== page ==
Britt Rusert, Assistant Professor
Chief Undergraduate Advisor
325 New Africa House, 545-2751
Office Hours: Tues 1:00-2:30 p.m. and by appointment.
Fall 2012 Courses
AfroAm 690P "New Approaches to Early African American Literature"
AfroAm 701 "Major Works in Afro-American Studies I"
Spring 2013 Courses
AfroAm 690E "Blackness and Utopia"
702 "Major Works in Afro-American Studies II"
Britt Rusert received her Ph.D. in English and graduate certificate in Feminist Studies from Duke University in 2009. Her research and teaching fields include eighteenth- and nineteenth-century African American literature and culture, American literature of the long nineteenth century, the history of race and science, science and technology studies, gender and sexuality studies, and critical theory (especially genealogies of Marxist and feminist thought). She is also interested in race and genomics and science fiction. She is currently completing a book manuscript titled Radical Empiricism: Fugitive Science and the Struggle for Emancipation. The book focuses on a set of early black writers and performers who were interested in mobilizing a wide range of popular sciences—including astronomy, phrenology, ethnology, and comparative anatomy—in the struggle against slavery. She is also beginning a second project, which argues that recent developments in biotechnology and genomics are poised to radically transform the study of race and identity within Black Studies. Rusert has been the recipient of fellowships from the American Antiquarian Society, the Robert H. Smith International Center for Jefferson Studies at Monticello, and the John Hope Franklin Humanities Institute and has held postdoctoral fellowships at the Center for the Humanities at Temple University and the Center for Genome Ethics, Law & Policy at Duke University.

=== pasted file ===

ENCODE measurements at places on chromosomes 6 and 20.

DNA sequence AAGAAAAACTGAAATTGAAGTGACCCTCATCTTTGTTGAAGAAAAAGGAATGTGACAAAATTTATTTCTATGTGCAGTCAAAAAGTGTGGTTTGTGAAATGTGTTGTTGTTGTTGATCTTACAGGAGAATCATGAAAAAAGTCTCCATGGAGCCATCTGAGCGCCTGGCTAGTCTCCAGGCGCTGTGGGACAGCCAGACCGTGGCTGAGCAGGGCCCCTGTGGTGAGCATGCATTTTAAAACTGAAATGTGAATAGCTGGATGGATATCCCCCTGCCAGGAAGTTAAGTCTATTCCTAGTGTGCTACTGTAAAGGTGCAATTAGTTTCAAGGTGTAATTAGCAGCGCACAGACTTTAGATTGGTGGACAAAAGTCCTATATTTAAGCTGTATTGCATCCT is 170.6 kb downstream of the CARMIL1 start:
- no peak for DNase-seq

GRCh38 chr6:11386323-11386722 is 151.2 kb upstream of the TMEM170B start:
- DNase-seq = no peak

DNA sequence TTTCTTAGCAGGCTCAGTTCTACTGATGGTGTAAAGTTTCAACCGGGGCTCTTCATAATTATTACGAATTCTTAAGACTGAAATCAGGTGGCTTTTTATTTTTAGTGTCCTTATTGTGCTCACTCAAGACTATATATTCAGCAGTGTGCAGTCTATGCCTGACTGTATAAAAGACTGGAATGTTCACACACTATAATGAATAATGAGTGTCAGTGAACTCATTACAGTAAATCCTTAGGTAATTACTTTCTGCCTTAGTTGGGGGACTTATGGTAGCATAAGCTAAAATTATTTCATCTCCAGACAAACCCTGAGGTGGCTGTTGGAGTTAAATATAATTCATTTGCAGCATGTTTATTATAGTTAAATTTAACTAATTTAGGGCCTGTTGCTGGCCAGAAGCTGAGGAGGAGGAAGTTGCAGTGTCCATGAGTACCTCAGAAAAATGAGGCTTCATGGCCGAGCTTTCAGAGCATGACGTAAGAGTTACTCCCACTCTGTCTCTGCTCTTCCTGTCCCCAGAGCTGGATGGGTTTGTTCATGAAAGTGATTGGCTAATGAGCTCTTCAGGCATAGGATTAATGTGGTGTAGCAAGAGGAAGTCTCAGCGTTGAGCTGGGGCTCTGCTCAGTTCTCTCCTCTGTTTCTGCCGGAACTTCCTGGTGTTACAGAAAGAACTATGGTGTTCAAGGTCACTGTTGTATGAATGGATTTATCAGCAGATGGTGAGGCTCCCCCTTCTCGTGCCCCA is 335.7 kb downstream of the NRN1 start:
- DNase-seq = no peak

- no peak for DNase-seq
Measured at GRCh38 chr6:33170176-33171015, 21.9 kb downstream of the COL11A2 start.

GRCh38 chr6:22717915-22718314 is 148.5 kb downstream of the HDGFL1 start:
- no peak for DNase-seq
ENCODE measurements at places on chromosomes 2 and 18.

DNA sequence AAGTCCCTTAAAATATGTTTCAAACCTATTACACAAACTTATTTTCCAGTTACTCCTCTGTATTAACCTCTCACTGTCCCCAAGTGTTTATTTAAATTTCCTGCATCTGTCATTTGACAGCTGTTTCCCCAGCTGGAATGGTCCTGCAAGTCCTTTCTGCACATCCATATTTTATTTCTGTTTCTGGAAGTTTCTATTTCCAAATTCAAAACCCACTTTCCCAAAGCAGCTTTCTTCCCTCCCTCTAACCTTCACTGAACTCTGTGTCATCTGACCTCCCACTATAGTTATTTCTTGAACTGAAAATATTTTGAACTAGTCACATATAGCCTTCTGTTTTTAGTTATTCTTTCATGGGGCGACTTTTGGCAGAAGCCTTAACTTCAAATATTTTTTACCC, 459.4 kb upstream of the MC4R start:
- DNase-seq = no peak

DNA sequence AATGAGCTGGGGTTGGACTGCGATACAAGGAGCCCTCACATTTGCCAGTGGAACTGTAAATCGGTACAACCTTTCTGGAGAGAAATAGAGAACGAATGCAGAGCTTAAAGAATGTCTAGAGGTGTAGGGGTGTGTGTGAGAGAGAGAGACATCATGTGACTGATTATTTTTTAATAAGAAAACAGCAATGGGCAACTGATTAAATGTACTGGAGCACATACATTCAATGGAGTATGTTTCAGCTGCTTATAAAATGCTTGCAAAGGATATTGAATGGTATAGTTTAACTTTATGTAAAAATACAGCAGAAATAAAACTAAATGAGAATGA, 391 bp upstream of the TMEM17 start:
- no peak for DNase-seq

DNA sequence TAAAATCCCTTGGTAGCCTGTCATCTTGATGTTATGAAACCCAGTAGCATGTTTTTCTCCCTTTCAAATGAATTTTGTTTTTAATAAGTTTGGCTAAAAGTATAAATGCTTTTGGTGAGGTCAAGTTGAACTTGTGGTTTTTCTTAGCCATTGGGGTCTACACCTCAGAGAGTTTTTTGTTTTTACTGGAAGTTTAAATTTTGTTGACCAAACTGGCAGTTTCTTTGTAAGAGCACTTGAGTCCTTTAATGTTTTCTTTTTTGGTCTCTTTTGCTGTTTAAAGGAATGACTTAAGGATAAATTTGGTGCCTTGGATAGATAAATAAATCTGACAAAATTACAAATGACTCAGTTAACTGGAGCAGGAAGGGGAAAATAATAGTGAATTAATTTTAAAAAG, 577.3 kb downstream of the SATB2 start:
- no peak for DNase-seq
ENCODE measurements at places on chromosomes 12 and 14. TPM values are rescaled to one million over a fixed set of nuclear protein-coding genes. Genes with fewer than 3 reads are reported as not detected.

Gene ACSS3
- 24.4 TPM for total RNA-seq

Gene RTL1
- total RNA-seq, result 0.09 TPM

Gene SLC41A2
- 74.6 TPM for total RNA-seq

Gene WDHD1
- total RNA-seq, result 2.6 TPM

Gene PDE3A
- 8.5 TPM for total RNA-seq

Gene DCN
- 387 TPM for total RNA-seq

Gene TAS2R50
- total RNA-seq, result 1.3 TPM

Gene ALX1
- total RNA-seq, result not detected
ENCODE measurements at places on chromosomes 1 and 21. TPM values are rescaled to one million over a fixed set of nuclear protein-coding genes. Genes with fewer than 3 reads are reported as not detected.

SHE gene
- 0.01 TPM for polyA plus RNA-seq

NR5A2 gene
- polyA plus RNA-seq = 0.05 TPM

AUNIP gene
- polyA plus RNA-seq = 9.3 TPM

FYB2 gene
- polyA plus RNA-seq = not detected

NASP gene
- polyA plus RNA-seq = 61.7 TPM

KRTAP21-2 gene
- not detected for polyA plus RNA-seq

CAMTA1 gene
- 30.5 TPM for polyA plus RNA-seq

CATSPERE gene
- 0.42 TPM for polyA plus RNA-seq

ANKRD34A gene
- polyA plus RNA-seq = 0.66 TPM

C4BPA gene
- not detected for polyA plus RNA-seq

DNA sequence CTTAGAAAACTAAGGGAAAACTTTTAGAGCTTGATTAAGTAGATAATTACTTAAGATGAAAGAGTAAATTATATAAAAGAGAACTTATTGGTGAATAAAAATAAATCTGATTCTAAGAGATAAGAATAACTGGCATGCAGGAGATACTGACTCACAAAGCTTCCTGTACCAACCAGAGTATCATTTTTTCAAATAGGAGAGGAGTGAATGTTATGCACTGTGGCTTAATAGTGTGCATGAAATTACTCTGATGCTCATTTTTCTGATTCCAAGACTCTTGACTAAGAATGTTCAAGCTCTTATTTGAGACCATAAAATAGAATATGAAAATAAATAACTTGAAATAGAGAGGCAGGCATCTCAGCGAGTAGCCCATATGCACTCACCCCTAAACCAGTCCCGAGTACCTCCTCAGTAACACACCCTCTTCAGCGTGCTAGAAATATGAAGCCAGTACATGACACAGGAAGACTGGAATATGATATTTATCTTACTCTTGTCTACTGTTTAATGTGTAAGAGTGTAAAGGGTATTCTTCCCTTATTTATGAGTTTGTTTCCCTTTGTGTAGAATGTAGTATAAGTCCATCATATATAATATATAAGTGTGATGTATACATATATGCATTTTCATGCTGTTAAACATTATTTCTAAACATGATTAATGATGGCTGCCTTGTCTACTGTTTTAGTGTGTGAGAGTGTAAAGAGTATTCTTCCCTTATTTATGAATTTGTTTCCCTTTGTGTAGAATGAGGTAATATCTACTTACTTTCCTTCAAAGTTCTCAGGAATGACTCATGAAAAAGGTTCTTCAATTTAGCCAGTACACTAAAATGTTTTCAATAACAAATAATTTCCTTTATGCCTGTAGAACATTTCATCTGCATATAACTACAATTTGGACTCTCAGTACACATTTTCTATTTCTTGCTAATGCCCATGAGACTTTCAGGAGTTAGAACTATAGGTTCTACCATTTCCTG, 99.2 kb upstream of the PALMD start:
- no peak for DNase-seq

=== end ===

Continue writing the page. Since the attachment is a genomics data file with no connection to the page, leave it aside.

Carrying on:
Book Manuscript: Radical Empiricism: Fugitive Science and the Struggle for Emancipation
“Framing Finance: Rebellion, Dispossession and the Geopolitics of Enclosure in Samuel Delany’s Nevèrÿon Series,” with Jordana Rosenberg
“The Science of Freedom: Counter-Archives of Racial Science on the Antebellum Stage,” Forthcoming, African American Review, Special Issue on Black Performance
“Types of Mankind: Visualizing Kinship in Afro-Native America,” Forthcoming, Common-place, October 2012
“Grassroots Marketing in a Global Era: More Lessons from BiDil,” with Charmaine D.M. Royal, Journal of Law, Medicine & Ethics 39.1 (Spring 2011): 79-90
“Black Nature: The Question of Race in the Age of Ecology.” Polygraph: An International Journal of Culture & Politics, Issue Topic: Ecology & Ideology, 22 (September 2010): 149-66.
“‘A Study in Nature’: The Tuskegee Experiments and the New South Laboratory,” Journal of Medical Humanities 30.3 (September 2009): 155-71
Co-editor, with Priscilla Wald, Special Issue of American Literature: “Technologies of Enslavement and Liberty” 81.1 (March 2009)